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After Completion: The Later Letters of Charles Olson and Frances Boldereffby Sharon (edt) Thesen
Synopses & Reviews
Modern American poet Charles Olson had many correspondents over the years, but Frances Boldereff, a book designer and typographer, James Joyce scholar, and single working mother, embodied a dynamic complexity of interlocutor, muse, Sybil, lover, critic, and amanuensis.
After Completion: The Later Letters of Charles Olson and Frances Boldereff continues from the point at which earlier letters, collected in A Modern Correspondence (Wesleyan University Press, 1999), left off. Spanning three years and more than three hundred letters, that edition concludes with a crisis on Labor Day weekend 1950 that amounted to a completion” of one of the major phases of their relationship.
After Completion picks up the correspondence post-crisis, and consists of nearly 150 letters written between 1950 and 1969. In this period of the correspondence, we witness the intensity of the letters flare intermittently, sometimes explosively, as Olson and Boldereff try to maintain some continuity in their separateness. In these later letters, we also experience their magnificent mutual embracing of Arthur Rimbaud.
The correspondence taken as a whole presents a passionate relationship realized mostly in letters—letters that were to become essential to Olsons working out of his poetics. Boldereffs interventions, which provoked Olson to articulate a projectivist poetics, claims for Frances Boldereff an incalculable effect on twentieth-century poetry.
Charles Olson's working mind and life are revealed through his correspondence with Frances Boldereff, his longtime intellectual and emotional confidante.
After Completion: The Later Letters between modern American poet Charles Olson and Frances Boldereff (a typographer and James Joyce scholar) opens in September 1950, following a crisis that amounted to a "completion" of the major phase of their relationship. The 140 letters in this volume present a passionate relationship realized mostly in correspondence—one that was ultimately vital to Olson's working out of his projectivist poetics. Unique among Olson's correspondents, Boldereff embodied the interlocutor, muse, Sybil, lover, and critic, and through her interaction with him had an incalculable effect on twentieth-century poetry.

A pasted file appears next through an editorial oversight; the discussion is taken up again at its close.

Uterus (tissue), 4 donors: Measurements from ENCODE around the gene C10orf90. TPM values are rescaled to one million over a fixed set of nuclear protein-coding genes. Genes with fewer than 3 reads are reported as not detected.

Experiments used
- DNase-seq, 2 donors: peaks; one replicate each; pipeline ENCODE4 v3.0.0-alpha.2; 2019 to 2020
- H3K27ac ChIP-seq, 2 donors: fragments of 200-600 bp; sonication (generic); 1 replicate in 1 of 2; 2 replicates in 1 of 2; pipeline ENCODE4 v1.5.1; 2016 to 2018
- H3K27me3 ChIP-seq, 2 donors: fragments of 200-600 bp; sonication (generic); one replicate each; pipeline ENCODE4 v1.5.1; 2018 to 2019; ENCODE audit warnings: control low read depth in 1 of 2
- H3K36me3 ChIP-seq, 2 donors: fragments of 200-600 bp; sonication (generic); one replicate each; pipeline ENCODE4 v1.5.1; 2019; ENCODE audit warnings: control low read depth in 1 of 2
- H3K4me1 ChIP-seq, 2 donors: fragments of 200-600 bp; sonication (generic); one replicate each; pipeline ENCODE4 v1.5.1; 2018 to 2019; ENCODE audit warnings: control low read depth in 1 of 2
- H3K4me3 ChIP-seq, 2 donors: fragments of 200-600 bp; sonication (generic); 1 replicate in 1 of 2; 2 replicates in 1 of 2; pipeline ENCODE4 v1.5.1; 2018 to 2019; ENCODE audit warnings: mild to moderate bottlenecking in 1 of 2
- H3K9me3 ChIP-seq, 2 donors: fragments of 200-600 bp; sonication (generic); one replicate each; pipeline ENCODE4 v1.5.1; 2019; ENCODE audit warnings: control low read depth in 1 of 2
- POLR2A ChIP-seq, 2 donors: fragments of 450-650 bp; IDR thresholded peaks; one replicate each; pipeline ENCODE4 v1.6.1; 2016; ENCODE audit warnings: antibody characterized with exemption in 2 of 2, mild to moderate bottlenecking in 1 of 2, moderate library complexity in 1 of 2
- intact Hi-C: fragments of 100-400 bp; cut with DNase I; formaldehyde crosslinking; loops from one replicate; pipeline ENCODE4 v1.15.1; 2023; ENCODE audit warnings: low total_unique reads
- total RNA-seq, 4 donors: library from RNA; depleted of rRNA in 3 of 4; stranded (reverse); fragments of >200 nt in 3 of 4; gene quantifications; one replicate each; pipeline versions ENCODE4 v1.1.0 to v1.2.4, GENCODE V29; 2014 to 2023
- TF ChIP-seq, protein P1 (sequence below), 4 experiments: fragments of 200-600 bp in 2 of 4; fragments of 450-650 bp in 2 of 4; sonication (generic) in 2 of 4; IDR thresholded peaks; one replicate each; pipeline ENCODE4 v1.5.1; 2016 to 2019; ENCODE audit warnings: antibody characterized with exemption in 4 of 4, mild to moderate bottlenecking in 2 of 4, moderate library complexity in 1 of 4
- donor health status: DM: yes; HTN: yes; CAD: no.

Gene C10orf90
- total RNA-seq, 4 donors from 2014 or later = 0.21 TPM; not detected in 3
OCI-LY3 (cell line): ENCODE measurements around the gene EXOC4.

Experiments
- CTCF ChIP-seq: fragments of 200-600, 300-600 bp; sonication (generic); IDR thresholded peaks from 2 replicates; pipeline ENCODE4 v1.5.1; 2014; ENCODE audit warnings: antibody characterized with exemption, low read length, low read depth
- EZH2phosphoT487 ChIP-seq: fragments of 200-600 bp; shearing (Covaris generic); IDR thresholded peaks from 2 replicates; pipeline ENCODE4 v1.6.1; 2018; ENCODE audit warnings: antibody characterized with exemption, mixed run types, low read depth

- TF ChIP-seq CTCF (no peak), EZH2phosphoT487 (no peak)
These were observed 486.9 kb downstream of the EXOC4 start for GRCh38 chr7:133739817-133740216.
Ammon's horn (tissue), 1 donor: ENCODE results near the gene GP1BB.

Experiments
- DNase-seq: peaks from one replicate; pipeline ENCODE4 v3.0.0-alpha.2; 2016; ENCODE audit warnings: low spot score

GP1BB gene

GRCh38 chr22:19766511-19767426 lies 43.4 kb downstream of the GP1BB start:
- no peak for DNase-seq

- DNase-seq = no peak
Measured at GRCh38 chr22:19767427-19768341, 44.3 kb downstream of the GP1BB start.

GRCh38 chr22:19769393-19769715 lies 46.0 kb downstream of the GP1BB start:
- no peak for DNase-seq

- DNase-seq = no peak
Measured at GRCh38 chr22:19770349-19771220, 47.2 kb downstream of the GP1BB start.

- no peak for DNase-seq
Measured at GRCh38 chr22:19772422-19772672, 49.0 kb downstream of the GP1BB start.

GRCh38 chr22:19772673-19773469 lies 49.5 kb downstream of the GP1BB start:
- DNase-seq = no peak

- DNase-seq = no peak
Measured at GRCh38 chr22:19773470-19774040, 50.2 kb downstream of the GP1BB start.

Sharon Thesen is a professor in the faculty of Creative and Critical Studies at the University of British Columbia.
Ralph Maud, a leading Olson scholar, is professor emeritus of English at Simon Fraser University.
About the Author
Born in 1910, Charles Olsons first two books, Call Me Ishmael (1947), a study of Melvilles Moby Dick, and The Mayan Letters (1953), written to Robert Creeley from Mexico, cover a range of subjects—mythology, anthropology, language, and cultural history—and use the fervent informal style that were to distinguish all his discursive prose. Olsons manifesto, Projective Verse, published in 1950, was quoted generously in William Carlos Williamss Autobiography (1951). Olson was rector of Black Mountain College, North Carolina, 1951-1956, and taught at the State University of New York, Buffalo, 1963-1965. Settling in Gloucester, Massachusetts, he devoted most of his time and energy until his death in 1970 to The Maximus Poems, his most substantial work.
Frances Motz Boldereff was a typographic designer by trade; by vocation, an independent scholar and exegete. After graduating in 1926 from the University of Michigan at Ann Arbor with an honors degree in philosophy and English, Boldereff worked the New York Public Library, taking advantage of its extensive collection of rare Irish books to study Irish literature and history. Boldereff's passion for James Joyce and her research into his sources began there. Boldereff also loved all things Russian, and studied Russian language. She later worked in the production department of the New Yorker before founding the journal Parnassus and later managing publications at Pennsylvania State College it was here that Boldereff first met Charles Olson in 1947.
Sharon Thesen is a poet, editor, and writer who was based in Vancouver, British Columbia, before joining the Faculty of Creative and Critical Studies at UBC Okanagan, in 2005. She is the author of eight books of poetry, the most recent The Good Bacteria (Anansi). Her books include a selected poems, News and Smoke (Talonbooks), Aurora (Talonbooks) and several titles from the 1980s and 1990s from Coach House Press. She has been involved in the Canadian and Vancouver poetry scene for many years. Thesens research interests are modern, postmodern, and contemporary poetry and poetics, lyric essay and philosophical autobiography, the relationship between poetic imagination and the real,” and the Canadian long poem. She is also interested in the aesthetics of theological and mystical writings by women, as well as the relationship between psychology and ecology, and eco-poetics.
Ralph Maud is Emeritus Professor of English and Associate of the Institute for the Humanities at Simon Fraser University. He founded the Charles Olson Literary Society. He is the author of Charles Olson Reading (1996) and the editor of The Selected Letters of Charles Olson (2000) and Olson's Muthologos: Lectures and Interviews (2010). He has edited much of Dylan Thomass work, including The Notebook Poems 19301934 and The Broadcasts, and is co-editor, with Walford Davies, of Dylan Thomas: The Collected Poems, 19341953 and Under Milk Wood.
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